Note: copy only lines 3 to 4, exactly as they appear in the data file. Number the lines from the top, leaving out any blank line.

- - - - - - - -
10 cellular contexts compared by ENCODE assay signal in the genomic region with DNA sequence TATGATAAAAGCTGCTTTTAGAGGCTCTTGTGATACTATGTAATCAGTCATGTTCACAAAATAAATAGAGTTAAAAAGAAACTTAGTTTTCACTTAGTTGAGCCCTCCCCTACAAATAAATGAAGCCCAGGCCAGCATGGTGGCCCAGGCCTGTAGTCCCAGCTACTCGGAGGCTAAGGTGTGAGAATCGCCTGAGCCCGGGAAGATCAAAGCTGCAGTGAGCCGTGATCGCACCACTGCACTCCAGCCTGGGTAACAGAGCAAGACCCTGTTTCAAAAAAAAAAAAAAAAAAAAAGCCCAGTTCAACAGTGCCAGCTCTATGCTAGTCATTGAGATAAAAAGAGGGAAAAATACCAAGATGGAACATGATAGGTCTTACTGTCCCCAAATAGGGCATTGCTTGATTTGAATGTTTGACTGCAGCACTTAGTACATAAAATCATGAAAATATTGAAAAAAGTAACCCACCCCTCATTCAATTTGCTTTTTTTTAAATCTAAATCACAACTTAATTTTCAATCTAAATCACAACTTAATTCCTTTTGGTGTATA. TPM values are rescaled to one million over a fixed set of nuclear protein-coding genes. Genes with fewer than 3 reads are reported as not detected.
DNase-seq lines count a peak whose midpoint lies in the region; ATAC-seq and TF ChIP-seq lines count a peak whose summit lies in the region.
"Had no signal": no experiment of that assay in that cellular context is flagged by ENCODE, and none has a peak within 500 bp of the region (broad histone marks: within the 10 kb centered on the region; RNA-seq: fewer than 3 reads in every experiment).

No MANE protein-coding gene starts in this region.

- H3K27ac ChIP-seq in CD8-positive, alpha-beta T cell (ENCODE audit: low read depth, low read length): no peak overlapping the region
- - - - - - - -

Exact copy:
"Had no signal": no experiment of that assay in that cellular context is flagged by ENCODE, and none has a peak within 500 bp of the region (broad histone marks: within the 10 kb centered on the region; RNA-seq: fewer than 3 reads in every experiment).

No MANE protein-coding gene starts in this region.